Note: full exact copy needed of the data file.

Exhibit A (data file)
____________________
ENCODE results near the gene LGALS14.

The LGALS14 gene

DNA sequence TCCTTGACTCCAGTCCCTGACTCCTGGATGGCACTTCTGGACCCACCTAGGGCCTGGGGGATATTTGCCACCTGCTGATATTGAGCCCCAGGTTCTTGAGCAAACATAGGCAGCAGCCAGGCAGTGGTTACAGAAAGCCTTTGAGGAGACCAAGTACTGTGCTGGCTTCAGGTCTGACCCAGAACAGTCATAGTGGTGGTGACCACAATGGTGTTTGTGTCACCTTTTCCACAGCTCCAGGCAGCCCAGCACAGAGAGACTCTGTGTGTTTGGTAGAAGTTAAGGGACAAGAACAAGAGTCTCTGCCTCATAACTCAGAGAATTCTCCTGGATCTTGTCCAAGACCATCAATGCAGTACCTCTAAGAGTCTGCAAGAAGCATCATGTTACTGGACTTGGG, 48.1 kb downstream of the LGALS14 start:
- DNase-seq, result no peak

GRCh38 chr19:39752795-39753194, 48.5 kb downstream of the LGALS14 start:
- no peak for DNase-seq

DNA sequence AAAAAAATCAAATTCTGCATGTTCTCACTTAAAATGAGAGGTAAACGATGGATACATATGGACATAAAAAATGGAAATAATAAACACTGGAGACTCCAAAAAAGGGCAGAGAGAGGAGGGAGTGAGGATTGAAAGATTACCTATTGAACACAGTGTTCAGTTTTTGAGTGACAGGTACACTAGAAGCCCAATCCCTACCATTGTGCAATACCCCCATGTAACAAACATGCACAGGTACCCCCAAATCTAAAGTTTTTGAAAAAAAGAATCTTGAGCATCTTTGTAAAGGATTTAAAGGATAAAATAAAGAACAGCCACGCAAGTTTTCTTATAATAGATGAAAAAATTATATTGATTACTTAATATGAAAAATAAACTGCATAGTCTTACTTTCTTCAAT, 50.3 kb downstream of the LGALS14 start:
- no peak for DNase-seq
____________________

ENCODE results near the gene LGALS14.

The LGALS14 gene

DNA sequence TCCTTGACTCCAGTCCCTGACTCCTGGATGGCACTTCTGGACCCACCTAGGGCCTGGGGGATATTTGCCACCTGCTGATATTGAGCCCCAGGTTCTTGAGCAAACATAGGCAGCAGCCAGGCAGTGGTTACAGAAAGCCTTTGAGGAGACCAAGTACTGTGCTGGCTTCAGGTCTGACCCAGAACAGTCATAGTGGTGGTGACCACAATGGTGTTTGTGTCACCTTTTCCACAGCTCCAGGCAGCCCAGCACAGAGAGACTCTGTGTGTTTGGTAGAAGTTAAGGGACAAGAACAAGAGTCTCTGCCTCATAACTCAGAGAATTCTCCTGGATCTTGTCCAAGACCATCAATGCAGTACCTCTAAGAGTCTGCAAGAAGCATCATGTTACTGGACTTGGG, 48.1 kb downstream of the LGALS14 start:
- DNase-seq, result no peak

GRCh38 chr19:39752795-39753194, 48.5 kb downstream of the LGALS14 start:
- no peak for DNase-seq

DNA sequence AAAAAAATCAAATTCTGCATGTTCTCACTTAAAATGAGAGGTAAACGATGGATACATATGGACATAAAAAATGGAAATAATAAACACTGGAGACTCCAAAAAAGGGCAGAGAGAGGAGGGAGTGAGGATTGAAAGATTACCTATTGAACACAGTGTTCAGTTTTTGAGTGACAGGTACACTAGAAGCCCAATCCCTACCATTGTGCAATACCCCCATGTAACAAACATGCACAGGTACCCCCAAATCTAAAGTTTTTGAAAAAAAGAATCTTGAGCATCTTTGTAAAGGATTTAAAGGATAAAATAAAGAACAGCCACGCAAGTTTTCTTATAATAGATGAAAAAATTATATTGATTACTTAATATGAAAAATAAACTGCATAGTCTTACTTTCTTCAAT, 50.3 kb downstream of the LGALS14 start:
- no peak for DNase-seq